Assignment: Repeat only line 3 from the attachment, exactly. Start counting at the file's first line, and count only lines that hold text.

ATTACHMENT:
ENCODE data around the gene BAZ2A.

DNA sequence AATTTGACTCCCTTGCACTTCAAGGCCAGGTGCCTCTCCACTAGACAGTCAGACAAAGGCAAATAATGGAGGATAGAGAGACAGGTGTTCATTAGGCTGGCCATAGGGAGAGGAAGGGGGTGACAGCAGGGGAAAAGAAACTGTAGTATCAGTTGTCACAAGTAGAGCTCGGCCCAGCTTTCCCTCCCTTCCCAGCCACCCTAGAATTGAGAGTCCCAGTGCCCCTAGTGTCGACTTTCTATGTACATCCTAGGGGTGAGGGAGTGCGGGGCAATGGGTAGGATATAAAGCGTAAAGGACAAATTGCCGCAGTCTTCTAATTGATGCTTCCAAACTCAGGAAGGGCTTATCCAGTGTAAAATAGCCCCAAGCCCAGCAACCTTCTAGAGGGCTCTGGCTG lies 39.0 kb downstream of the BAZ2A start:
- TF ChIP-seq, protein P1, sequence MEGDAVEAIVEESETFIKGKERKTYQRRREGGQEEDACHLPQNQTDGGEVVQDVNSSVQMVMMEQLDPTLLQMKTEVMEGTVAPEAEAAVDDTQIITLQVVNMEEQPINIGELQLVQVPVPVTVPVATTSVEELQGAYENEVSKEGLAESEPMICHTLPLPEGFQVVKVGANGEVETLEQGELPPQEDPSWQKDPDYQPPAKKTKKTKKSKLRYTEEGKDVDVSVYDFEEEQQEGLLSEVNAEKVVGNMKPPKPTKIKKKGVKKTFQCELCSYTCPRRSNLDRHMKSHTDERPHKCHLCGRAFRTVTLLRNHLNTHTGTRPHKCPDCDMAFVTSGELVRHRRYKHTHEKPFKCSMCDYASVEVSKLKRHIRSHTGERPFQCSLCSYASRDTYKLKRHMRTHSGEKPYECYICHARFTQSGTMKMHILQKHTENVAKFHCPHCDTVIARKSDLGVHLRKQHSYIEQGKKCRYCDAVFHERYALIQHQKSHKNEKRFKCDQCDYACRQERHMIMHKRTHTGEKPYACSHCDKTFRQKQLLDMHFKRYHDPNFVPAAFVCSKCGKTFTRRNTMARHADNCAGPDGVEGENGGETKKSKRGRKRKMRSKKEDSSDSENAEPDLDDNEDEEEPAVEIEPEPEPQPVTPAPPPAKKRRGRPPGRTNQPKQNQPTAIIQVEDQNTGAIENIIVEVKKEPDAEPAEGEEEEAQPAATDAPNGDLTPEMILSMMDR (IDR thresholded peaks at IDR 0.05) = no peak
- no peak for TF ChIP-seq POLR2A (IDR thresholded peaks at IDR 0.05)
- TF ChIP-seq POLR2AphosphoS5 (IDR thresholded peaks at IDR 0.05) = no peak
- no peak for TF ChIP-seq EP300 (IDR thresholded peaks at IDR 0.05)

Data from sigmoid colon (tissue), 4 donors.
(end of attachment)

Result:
- TF ChIP-seq, protein P1, sequence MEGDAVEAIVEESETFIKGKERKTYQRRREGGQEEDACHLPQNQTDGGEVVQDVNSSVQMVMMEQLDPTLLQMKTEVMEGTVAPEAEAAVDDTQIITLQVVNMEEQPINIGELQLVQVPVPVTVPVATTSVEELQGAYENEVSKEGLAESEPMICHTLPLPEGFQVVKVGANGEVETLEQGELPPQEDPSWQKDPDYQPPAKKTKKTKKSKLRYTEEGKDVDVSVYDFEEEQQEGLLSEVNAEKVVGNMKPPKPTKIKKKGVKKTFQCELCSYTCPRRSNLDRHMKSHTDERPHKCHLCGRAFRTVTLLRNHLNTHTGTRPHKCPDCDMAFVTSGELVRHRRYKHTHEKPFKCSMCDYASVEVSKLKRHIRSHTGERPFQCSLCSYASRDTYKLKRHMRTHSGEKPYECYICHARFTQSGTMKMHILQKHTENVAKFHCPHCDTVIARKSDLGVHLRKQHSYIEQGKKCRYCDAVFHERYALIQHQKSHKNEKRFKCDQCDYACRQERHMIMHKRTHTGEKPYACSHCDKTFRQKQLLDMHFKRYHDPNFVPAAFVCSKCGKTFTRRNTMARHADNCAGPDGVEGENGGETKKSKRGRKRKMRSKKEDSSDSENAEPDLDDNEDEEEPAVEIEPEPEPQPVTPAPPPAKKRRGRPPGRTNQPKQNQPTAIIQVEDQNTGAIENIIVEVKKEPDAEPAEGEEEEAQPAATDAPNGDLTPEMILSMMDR (IDR thresholded peaks at IDR 0.05) = no peak